Berger: That might not be a bad offer coming from Mercedes, but who wants a bunch of Yugos in the driveway?
Buckley: Exactly. But that's just the way things were going at that time in advertising. You'd bust your ass for some client, and they'd pull the rug out from under you.
Berger: So you went to Hollywood to sell your stories.
Buckley: Right, but I found that the story is not really the product in Hollywood. It is only one piece of the puzzle. You learn about the importance of the stars - who's attached to an idea, who wants to do it, what studio wants to distribute it. If you don't have those elements in place, your script is not going to get anywhere.
Berger: You were able to sell scripts, but what happened to them?
Buckley: After the first script was sold, it was put into turnaround and just died. Then we took our second script to the spec market, and it didn't sell. Then I got to the point where I was writing scripts on my own and able to sell them - but the problem was, your script gets sent off to directors who I wouldn't want to direct a Giant Carpet spot, let alone my movie. What you realize is that as a writer you have no control over anything. So then I figured maybe learning to direct might not be a bad thing if I ever want to get a movie made. And just at that time Hank Perlman called and we started doing the SportsCenter stuff.
Berger: As someone who once ran an agency, was it hard to start taking orders from agencies?
Buckley: It was an adjustment. Everyone always says, "Don't you miss coming up with the ideas yourself?" But I find that with the kind of commercials I work on, the idea is just the beginning. Not that I didn't enjoy coming up with ideas, but it's a hell of a lot better when the idea and the budget's been approved, and you know the spot's going to run in four weeks. It means you've gotten past the most difficult part of the ad business, which involves doing so much work that ends up on the floor.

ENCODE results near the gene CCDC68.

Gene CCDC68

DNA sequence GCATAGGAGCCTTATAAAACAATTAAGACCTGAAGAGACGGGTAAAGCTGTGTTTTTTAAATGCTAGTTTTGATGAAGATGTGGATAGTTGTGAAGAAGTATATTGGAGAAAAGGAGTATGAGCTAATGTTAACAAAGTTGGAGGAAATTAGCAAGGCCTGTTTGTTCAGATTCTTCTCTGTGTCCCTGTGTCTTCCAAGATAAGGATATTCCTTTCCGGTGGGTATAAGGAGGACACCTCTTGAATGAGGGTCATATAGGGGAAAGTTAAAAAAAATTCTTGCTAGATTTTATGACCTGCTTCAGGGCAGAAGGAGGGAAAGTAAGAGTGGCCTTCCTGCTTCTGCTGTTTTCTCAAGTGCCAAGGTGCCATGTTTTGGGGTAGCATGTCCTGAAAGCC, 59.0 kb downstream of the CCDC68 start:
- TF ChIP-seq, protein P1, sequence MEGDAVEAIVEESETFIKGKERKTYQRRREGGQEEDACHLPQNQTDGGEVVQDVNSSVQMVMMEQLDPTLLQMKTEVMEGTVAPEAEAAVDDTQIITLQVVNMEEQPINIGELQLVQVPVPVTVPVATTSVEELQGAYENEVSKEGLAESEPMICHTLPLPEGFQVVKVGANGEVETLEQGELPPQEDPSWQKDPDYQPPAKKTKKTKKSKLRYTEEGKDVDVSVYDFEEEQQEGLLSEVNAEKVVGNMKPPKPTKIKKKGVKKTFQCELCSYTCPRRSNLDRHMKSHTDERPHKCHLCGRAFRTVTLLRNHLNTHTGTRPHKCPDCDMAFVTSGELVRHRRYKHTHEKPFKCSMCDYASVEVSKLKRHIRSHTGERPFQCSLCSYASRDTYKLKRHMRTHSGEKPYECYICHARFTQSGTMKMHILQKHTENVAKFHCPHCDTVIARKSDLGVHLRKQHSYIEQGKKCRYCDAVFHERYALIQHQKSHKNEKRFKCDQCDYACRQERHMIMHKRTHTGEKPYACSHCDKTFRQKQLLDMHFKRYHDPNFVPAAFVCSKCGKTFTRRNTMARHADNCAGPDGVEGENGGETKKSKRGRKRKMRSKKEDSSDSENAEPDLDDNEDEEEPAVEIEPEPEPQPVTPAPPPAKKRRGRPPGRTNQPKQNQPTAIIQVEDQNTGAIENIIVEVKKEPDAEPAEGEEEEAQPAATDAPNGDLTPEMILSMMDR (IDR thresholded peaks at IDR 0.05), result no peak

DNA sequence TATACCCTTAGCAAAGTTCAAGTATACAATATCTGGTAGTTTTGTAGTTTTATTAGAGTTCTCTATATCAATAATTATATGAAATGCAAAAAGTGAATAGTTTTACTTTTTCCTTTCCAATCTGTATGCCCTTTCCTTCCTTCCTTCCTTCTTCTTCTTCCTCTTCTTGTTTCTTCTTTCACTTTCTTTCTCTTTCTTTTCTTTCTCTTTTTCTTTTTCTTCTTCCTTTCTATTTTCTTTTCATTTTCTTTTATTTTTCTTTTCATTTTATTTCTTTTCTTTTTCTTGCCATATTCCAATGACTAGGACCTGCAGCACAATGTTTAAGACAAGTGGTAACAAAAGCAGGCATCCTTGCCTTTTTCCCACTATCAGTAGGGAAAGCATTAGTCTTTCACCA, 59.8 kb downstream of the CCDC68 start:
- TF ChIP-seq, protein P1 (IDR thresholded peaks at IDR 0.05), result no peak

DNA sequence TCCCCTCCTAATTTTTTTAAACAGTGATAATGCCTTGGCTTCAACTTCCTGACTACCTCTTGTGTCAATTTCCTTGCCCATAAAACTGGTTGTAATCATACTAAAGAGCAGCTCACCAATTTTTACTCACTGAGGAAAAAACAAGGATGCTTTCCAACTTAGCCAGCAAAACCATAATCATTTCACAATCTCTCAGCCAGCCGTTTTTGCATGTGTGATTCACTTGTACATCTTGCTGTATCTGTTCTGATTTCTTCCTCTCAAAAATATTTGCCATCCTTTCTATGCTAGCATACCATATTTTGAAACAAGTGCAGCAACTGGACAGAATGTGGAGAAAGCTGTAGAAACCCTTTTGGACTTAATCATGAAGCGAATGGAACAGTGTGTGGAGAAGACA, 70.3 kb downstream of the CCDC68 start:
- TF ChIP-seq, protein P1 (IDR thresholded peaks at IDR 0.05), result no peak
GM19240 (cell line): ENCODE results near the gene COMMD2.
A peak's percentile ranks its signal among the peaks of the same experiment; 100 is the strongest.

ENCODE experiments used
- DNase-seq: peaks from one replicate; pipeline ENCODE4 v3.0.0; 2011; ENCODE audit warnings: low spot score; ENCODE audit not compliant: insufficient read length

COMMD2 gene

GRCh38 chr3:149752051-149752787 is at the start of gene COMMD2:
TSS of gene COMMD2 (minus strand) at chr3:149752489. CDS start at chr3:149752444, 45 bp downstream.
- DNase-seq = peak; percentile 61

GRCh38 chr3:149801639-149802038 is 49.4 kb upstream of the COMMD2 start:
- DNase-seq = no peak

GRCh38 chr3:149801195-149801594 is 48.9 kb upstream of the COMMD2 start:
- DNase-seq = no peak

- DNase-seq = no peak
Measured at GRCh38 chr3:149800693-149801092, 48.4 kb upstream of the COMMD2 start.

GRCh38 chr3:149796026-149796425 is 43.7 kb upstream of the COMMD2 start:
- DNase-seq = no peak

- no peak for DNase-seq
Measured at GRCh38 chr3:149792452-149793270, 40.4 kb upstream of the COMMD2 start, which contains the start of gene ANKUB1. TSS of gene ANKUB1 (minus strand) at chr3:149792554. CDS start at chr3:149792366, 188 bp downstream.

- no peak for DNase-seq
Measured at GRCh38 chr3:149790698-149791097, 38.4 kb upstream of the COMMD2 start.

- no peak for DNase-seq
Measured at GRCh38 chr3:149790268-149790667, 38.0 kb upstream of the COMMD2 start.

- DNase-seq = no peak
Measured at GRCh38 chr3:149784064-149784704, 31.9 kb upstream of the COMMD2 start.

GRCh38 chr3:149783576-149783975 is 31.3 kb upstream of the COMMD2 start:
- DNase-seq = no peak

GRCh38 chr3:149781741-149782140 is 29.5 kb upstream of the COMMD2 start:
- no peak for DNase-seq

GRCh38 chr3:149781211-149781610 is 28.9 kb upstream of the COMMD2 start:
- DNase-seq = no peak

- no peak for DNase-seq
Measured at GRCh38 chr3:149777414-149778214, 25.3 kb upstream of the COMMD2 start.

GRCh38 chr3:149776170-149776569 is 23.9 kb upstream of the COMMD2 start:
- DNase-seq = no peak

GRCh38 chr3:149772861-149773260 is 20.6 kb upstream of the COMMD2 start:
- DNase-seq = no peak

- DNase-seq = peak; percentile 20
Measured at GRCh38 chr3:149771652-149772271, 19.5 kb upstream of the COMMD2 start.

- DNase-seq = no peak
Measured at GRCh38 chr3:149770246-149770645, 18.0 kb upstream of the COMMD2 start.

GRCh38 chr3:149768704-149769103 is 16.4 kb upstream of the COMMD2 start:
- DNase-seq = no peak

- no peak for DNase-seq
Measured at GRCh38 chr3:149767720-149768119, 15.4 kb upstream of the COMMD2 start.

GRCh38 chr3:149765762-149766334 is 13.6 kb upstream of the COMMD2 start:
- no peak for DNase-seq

Berger: Once you started directing spots, they looked at you differently in Hollywood?
Buckley: As a writer, I couldn't get my calls answered. My agent had lost interest in me, because I wasn't writing enough high-concept stuff. Meanwhile I started directing the SportsCenter stuff with Frank Todaro - and I used to send the tapes to this agent, but I could never get him on the phone. Then Jerry Bruckheimer saw our ads and we got a meeting with him. When my agent found out about this, he called me and said: "You did the SportsCenter stuff?" And I say, "Yeah, I've been sending you those tapes for a year." Then he starts doing the big song and dance about setting me up with a movie, and I ended up saying, "I don't think you're right for us now." This was the moment you always dream of alone in your room, when you get even with the people who ignored you.
Berger: But the Hollywood frustrations didn't end there. I understand with your first directorial feature (a low-budget documentary-style film), the studio changed its mind about the movie at the last minute - after you'd finished it?
Buckley: It was a documentary, and after it was done they said let's make it not a documentary - which was impossible at that point. It was Spinal Tap-ish - but now they wanted it to be like The Nutty Professor. What I learned from the experience is that you have to be really clear with the producer and studio people about what the film is and who the audience for the film is. And you have to say early on, "If this is not the movie you want to make, then I shouldn't be making it."